asbesti

EnglishEdit

NounEdit

asbesti (rare)

  1. plural of asbestos
    • 1727, John Strachey, “Magnesia”, in Observations on the Different Strata of Earths, and Minerals. More Parricularly[sic] of such as are found in the Coal-Mines of Great Britain, London: Printed for J. Walthoe, [], “§ 107.”, page 51:
      Cronstedt Min. §§ 79---83. and perhaps § 102—105 alſo; but I have not yet ſubmitted the aſbeſti to the liquid analyſis.
      (Aſbeſtos in page 4.)
    • 1748, John Hill, “Series II. Class II. Order II. Genus I. Asbesti”, in A General Natural History: or, New and Accurate Descriptions of the Animals, Vegetables, and Minerals, of the Different Parts of the World; [], volume I: “The History of Fossils.”, London: Printed for Thomas Osborne, [], “Sect. II. ASBESTI, whoſe filaments are naturally diſunited, and never form’d into compact maſſes”, “1. Aſbeſtus albeſcens, filamentoſus, fibris latiuſculis. White, looſe, thready Aſbeſtos, with broad filaments.”, page 105:
      This is a very ſingular and beautiful Foſſil, it is not found in veins in marble as many of the other Aſbeſti are, nor in compact and ſeparate maſſes of itſelf in the earth as the reſt; but ever in a looſe diſhevell’d form, and very much reſembling the artificially ſeparated filaments of ſome unknown ſpecies of that body; it is uſually found in conſiderable bundles, and is compos’d of long and generally crooked filaments of a flatted figure, and of a pure ſnow white; they are conſiderably broader than the filaments of any known ſpecies of the Aſbeſtos, and are found from two inches, to eight, ten, twelve, or more in length: []
    • 1791, “IV. Of the Asbestine Earth”, in Essays Physical and Chemical, Edinburgh: Printed for G. Mudie, [], and J. & J. Fairbairn, [], translation of original by Torbern Bergman, “§ xv. Corollary”, page 203:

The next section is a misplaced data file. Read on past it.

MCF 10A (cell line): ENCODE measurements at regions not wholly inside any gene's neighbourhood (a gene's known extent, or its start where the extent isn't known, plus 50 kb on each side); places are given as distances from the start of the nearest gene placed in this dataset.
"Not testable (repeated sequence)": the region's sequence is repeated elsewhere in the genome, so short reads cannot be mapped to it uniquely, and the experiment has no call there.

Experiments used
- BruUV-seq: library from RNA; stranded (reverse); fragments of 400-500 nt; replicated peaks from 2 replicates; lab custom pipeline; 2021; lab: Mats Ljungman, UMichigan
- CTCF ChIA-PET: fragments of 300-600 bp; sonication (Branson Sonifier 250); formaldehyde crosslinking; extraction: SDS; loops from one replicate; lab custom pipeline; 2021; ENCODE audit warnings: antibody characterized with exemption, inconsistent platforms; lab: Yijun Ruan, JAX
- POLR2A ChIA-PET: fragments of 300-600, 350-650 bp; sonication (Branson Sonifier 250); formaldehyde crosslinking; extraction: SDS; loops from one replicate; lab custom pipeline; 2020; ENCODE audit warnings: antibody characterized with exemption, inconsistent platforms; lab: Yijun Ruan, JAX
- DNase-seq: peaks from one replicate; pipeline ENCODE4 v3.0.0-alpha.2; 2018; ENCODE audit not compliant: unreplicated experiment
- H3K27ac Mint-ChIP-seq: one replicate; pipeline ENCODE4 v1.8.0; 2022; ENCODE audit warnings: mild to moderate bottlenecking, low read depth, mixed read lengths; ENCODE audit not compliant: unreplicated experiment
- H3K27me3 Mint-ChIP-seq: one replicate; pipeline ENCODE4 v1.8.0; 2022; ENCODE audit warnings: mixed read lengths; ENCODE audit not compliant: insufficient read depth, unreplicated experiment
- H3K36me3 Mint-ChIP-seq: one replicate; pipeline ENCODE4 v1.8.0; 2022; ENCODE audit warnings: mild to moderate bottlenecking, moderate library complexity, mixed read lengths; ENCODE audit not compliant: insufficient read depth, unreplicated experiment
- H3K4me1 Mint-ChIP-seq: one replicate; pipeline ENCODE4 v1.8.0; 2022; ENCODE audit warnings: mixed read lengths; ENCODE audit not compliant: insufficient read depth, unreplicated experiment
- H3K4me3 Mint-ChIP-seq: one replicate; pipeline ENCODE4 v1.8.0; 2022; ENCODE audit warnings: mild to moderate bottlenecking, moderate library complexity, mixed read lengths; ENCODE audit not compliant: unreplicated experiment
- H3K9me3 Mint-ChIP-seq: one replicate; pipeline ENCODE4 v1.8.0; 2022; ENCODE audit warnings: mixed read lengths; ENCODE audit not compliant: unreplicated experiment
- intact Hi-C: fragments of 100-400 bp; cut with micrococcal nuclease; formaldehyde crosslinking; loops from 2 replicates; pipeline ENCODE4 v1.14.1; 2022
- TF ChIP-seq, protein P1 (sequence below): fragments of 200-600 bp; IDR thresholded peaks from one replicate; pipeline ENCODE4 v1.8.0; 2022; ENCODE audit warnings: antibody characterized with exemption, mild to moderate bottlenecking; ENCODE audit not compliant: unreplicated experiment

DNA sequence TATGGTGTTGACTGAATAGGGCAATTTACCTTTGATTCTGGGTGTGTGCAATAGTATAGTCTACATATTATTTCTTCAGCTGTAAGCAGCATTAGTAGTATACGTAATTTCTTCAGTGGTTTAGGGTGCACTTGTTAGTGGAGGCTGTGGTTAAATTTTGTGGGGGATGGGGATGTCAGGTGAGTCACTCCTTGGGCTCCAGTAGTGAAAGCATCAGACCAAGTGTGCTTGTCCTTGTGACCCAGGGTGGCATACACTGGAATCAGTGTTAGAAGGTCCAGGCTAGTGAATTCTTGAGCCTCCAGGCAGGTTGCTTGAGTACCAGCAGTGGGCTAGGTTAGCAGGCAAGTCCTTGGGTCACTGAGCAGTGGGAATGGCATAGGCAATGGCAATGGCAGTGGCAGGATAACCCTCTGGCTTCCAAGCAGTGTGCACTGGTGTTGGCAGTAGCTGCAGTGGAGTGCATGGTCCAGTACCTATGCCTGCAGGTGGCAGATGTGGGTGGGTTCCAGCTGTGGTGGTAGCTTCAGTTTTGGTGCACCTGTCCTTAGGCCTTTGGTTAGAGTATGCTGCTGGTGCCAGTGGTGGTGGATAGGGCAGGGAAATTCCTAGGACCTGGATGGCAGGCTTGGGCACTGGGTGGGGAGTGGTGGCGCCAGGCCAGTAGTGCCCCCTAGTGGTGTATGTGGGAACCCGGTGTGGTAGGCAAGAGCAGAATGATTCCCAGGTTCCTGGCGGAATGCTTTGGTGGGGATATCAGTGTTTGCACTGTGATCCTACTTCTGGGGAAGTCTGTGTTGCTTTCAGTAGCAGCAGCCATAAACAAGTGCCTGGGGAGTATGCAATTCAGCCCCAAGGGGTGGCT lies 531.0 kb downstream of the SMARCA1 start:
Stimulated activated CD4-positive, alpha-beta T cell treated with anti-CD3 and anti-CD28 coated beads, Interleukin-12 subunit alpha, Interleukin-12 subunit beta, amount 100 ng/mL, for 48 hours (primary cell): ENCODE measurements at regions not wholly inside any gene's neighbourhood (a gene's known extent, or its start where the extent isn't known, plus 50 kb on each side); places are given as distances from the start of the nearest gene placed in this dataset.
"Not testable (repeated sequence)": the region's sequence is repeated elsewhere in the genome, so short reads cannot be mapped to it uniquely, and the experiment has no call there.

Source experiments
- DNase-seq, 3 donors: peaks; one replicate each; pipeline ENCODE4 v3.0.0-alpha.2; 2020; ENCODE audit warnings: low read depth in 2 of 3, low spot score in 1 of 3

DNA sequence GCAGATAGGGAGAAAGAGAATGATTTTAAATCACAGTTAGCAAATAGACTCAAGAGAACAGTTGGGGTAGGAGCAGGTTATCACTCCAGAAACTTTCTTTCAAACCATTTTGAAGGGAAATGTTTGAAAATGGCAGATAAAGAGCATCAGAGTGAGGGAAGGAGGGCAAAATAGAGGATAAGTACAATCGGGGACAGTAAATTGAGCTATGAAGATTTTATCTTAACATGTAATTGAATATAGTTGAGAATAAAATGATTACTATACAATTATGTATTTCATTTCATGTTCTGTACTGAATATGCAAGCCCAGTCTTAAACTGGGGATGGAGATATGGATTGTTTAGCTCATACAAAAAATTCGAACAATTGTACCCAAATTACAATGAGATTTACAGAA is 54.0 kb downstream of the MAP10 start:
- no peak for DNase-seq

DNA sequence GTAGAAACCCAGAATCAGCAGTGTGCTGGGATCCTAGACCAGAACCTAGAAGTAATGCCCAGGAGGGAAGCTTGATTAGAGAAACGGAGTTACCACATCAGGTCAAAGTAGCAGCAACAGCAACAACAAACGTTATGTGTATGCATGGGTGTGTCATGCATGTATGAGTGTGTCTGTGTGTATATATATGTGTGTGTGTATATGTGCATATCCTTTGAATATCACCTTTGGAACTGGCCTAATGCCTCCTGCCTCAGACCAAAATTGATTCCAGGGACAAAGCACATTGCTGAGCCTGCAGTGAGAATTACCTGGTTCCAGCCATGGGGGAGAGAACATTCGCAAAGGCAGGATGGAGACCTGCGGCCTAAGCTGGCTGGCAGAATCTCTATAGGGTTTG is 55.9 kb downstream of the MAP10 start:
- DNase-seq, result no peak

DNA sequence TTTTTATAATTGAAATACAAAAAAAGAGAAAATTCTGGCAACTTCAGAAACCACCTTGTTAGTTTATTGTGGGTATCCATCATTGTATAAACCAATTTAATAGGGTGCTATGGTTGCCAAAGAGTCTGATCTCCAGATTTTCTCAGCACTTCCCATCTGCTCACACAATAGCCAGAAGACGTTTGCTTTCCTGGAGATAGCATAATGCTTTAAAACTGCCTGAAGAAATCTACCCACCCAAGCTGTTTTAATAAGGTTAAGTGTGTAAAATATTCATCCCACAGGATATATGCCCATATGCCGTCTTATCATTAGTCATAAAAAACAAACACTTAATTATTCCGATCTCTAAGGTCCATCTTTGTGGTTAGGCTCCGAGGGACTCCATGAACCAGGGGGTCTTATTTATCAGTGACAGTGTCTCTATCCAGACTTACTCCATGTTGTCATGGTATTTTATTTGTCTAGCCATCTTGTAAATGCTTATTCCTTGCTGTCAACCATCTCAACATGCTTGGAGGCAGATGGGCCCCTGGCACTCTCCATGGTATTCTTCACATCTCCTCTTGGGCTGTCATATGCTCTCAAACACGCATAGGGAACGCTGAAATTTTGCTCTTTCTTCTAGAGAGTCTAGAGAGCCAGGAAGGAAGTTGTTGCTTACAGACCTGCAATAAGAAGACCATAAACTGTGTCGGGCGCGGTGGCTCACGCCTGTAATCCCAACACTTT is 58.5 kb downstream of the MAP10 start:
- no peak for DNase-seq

For, at the time that this paper was written, no perfect analyſis of the aſbeſtos had as yet been made, and two only of its principles were known. We would, however, hope to flatter ourſelves, that we have determined the ſpecific difference of the aſbeſtos among eleven varieties, both as to their agreement in external characters as well as inward compoſition. / The aſbeſti have been hitherto applied to little or no uſe. Formerly, indeed, cloths made of the ſoftest kinds were employed to wrap up the bodies of the dead, that, by its qualities of reſiſting fire, their aſhes might be preſerved. But on the abolition of funeral piles, the utility of the aſbeſtos ceaſed.
    • 1802, “INCOMBUSTIBLE cloth”, in The English Encyclopædia: Being a Collection of Treatises, and a Dictionary of Terms, Illustrative of the Arts and Sciences, volume IV, London: Printed for G. Kearsley, page 640, column 2:
      See Asbestos. On this Cronſtedt obſerves, that the natural ſtore of the aſbeſti is in proportion to their economical uſe, both being very inconſiderable.
    • [1966, Marshall Houts; Irwin H. Haut, Death, volume 3:
      Some pathostreptococci, slightly hemolytic and also some coagulase, negative staphylococci or staphylococcus, as well as asbestos bodies. / Q. They call it asbesti on here. / A. Well. asbestos bodies.]
  2. plural of asbestus
    • 1748, John Hill, “Series II. Class II. Order II. Genus I. Asbesti”, in A General Natural History: or, New and Accurate Descriptions of the Animals, Vegetables, and Minerals, of the Different Parts of the World; [], volume I: “The History of Fossils.”, London: Printed for Thomas Osborne, [], “Sect. II. ASBESTI, whoſe filaments are naturally diſunited, and never form’d into compact maſſes”, “1. Aſbeſtus albeſcens, filamentoſus, fibris latiuſculis. White, looſe, thready Aſbeſtos, with broad filaments.”, page 105: